With the minimum wage, no one-size-fits-all.
From state to state, the minimum wage varies. Although the federal minimum wage is $7.25, the minimum for workers who get tips is $2.13. In addition, 40 municipalities have a higher minimum wage than their state’s minimum. And those states without a minimum wage use the federal amount:
And now, one side has gotten some extra “ammunition.”
The Seattle Minimum Wage Study
In 2014, Seattle’s Minimum Wage Ordinance established a schedule for the minimum wage to rise. Climbing to $11 in 2015 and then $13 in 2016, the top will be $15. But the debate over its impact has begun.
Forever (it seems that way), economists have been debating the impact of a minimum wage hike.
Scholars who want to prove that a higher minimum wage can have no impact on low wage jobs cite a 1992 study. According to their data, a New Jersey 80 cent minimum wage increase to $5.05 was primarily beneficial. Surveying 410 fast-food establishments like Wendy’s and Burger King, they found that employment was stable and non-wage benefits were unaffected or even improved. As for prices, yes, they did rise but only by 3% with little impact.
Now, telling us they have access to more precise data, economists from the University of Washington disagree. They say the difference is that studies like the one from NJ used industry facts. The scholars looking at Seattle’s minimum wage hike were able to access individuals’ wages from government records.
Their conclusions? Lower wage workers were losing jobs.
The average pay was up for low wage workers but there were fewer jobs and shorter hours for those who kept their jobs. Specifically, hours for low-skilled workers were down by 9.4% when the minimum wage rose to $13. At the same time, there were 5,000 fewer low wage jobs, a 6.8% drop.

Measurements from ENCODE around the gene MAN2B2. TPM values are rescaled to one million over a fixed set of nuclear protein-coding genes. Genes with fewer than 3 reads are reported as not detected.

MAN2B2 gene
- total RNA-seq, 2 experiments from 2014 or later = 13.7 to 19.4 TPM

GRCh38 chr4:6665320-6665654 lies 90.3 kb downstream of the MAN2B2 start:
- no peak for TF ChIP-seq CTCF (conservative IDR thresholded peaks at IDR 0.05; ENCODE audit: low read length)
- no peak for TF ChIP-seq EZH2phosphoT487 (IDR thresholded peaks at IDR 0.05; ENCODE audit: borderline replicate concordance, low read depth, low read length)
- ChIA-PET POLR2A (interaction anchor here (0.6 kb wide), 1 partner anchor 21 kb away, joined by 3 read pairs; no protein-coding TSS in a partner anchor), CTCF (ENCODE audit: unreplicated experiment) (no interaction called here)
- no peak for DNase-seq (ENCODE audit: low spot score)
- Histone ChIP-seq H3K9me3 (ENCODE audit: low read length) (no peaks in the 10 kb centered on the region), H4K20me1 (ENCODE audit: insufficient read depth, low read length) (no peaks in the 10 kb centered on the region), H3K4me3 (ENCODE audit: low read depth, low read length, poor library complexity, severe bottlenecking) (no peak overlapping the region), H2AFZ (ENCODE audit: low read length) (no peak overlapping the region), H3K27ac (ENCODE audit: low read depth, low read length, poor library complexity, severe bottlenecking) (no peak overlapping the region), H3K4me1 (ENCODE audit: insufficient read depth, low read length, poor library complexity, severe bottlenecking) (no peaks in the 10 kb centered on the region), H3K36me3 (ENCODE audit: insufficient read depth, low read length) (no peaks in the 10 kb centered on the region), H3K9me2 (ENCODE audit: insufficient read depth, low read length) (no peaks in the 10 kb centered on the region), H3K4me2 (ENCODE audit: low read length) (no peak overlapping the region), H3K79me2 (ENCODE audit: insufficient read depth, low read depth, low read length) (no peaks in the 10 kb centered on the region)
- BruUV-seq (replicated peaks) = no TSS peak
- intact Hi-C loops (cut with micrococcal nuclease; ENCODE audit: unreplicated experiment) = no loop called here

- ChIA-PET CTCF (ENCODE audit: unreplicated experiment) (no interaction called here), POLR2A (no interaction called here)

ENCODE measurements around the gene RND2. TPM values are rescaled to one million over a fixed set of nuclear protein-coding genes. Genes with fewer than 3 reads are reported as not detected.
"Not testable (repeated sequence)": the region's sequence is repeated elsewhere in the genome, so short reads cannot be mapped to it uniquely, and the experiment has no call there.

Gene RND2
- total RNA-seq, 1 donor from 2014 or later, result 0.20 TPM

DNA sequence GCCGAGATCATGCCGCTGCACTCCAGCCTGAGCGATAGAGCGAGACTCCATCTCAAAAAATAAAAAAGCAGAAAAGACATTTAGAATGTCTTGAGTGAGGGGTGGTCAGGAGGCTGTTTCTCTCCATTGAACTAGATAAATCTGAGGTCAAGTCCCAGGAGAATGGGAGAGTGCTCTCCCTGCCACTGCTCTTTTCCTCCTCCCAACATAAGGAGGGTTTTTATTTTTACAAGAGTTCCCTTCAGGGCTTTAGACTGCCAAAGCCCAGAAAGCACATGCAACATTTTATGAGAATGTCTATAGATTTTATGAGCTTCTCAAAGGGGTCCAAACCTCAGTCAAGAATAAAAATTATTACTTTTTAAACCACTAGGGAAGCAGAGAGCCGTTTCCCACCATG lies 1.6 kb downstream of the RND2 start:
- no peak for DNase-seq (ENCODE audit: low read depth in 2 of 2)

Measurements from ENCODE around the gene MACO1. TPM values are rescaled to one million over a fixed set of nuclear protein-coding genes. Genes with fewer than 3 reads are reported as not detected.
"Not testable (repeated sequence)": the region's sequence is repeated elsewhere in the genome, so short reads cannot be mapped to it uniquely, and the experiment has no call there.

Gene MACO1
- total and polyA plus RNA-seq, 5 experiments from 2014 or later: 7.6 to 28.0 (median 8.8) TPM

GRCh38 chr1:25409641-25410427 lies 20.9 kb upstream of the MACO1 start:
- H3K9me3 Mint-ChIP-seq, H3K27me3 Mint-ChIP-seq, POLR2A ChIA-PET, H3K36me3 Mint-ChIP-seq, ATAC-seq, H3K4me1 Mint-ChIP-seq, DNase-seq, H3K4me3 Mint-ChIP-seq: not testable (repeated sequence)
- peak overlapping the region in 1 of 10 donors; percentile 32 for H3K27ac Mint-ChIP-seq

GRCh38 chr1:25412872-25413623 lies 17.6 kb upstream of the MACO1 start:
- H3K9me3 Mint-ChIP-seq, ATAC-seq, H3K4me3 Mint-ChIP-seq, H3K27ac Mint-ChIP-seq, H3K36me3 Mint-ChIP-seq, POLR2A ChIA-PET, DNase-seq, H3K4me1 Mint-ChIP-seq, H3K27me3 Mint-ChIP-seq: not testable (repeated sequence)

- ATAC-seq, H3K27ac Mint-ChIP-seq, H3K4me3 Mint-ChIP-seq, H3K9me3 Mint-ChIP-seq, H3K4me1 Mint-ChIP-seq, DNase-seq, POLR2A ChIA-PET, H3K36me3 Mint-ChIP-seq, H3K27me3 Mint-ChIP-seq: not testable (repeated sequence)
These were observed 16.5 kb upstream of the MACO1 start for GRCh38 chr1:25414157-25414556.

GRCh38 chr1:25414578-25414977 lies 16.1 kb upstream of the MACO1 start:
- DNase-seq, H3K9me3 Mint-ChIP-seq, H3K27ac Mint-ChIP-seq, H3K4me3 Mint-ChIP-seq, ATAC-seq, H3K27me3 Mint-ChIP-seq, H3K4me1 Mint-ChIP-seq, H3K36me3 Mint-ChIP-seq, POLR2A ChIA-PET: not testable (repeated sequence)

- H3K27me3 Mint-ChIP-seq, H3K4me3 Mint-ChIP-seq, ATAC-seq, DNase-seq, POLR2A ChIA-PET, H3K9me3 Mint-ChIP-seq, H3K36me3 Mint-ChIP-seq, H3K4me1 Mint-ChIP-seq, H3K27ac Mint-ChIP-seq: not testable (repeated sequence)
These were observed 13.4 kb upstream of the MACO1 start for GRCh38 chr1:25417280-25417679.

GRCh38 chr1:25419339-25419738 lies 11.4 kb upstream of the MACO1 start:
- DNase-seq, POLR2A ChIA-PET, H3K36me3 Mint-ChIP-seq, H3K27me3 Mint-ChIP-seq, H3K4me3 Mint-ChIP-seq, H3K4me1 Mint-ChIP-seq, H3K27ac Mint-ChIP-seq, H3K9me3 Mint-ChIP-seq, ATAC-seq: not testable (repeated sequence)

Our Bottom Line: Price floors
The University Of Washington study returns us to a traditional price floor. On a supply and demand graph, floors prevent price (wage) from moving down to equilibrium where it naturally gravitates because quantity demanded equals quantity supplied.
Below, you can see the horizontal line that represents a floor. Because the quantity supplied of workers at that wage (QS) exceeds the quantity demanded (QD) for them, a floor is supposed to create unemployment:
Where does all of this lead us? To an economic debate that has re-ignited.
My sources and more: I’ve added Vox’s “The Weeds” to my morning walks podcast roster. Their lively discussion of the minimum wage is the source of today’s post. I thank them for alerting me to the University of Washington study and stimulating a search that took me to some interesting analysis at fivethirtyeight. Finally, for minimum wage data, the EPI is a handy source.
Please note that several sentences from today were in a previous econlife post and our featured image was from the Atlantic.